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Alcohol Helps Reduce Damage After Heart Attack
A sip a day keeps the doctor
away; © Hemera
"Following a heart attack, physicians try to establish reperfusion, or normalize the blood flow in the body,” said Ron Korthuis, distinguished professor and chair of medical pharmacology and physiology. "The damaged tissues begin releasing a variety of molecules that attract the white blood cells to the damaged areas. When the white blood cells arrive, they attach to the adhesion molecules on the blood vessel walls and then start destroying the damaged tissue. One type of adhesion molecule that is affected by the alcohol ingestion is P-selectin”
P-selectins make the artery walls sticky enough that the white blood cells will attach when they are in the affected areas. Using an animal model, Korthuis found that when alcohol was introduced to the system at a rate of one drink every 48 hours, the alcohol would trigger a chemical reaction in the body that would make the artery walls slick and stop the white blood cells from attaching to the damaged tissue. In subjects that were treated with the alcohol, the tissue affected by the low blood flow was much healthier and stronger than the untreated tissue. However, Korthuis warns that this is not a license to drink.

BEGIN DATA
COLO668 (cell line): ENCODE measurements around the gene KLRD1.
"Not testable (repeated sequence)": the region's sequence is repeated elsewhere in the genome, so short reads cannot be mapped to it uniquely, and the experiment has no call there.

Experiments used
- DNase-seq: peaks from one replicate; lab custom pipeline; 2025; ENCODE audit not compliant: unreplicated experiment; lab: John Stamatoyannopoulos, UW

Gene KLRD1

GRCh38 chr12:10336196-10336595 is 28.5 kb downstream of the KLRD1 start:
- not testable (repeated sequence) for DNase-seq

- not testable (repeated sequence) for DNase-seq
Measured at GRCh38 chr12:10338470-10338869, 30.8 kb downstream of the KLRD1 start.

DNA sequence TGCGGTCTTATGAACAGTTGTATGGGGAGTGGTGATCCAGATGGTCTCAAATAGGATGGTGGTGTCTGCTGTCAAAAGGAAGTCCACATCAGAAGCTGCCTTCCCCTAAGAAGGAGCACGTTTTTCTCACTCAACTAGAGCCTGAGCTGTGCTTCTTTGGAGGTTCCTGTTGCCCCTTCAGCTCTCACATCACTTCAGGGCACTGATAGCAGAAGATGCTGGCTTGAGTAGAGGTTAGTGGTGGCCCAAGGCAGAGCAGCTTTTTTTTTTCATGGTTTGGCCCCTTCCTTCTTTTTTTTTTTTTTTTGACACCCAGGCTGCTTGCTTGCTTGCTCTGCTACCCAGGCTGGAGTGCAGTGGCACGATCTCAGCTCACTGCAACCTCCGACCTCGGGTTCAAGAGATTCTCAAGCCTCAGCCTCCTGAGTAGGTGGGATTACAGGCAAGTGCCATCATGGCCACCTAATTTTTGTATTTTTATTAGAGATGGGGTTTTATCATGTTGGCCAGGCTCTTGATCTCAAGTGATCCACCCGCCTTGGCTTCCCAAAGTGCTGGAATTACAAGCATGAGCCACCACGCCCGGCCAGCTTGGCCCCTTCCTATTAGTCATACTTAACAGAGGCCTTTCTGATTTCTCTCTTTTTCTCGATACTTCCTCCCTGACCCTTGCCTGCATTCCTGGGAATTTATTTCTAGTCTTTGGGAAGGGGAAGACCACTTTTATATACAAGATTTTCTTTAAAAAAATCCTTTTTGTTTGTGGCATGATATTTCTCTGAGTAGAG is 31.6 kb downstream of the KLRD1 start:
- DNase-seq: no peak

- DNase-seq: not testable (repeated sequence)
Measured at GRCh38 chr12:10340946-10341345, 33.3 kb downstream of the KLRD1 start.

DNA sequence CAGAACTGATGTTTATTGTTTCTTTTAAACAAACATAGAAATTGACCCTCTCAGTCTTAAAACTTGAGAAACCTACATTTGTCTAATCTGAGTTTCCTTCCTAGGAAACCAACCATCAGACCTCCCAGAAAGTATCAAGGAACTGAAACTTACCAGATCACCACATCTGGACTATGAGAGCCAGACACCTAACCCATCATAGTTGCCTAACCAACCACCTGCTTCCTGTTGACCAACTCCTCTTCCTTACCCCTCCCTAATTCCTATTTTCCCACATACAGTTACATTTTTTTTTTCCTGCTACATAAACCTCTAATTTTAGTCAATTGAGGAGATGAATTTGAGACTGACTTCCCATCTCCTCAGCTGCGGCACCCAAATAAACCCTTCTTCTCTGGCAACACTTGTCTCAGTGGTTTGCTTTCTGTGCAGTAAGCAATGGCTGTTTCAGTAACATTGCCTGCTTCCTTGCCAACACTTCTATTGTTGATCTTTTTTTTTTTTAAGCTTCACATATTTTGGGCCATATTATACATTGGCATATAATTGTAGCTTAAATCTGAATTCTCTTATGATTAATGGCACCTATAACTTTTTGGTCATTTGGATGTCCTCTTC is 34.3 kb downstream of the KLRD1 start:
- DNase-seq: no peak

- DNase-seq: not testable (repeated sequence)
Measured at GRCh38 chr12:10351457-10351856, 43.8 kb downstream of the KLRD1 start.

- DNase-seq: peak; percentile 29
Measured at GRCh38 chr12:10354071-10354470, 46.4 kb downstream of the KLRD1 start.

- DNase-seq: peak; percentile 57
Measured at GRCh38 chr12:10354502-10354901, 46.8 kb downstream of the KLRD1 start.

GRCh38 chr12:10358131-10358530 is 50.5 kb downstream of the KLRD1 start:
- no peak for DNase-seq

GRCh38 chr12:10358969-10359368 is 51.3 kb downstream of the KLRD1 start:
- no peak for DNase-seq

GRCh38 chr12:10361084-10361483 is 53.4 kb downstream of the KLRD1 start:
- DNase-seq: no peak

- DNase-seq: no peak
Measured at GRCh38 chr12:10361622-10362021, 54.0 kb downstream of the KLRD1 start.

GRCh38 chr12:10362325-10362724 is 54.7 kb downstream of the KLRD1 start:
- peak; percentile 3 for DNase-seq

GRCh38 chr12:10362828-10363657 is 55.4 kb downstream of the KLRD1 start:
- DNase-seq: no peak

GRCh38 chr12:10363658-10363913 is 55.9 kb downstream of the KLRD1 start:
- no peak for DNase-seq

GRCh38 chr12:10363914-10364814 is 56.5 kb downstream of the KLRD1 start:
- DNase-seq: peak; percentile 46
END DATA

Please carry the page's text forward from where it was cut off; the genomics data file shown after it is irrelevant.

"Every time you take a drink of alcohol, you're killing brain cells,” Korthuis said. "We're trying to identify these chemical reactions so that we can develop a drug that would start this chain reaction, but not have the side effects of alcohol. We've also found other natural compounds have similar effects such as capsaicin, a compound in Tabasco sauce that creates that hot sensation.”
MEDICA.de; Source: University of Missouri-Columbia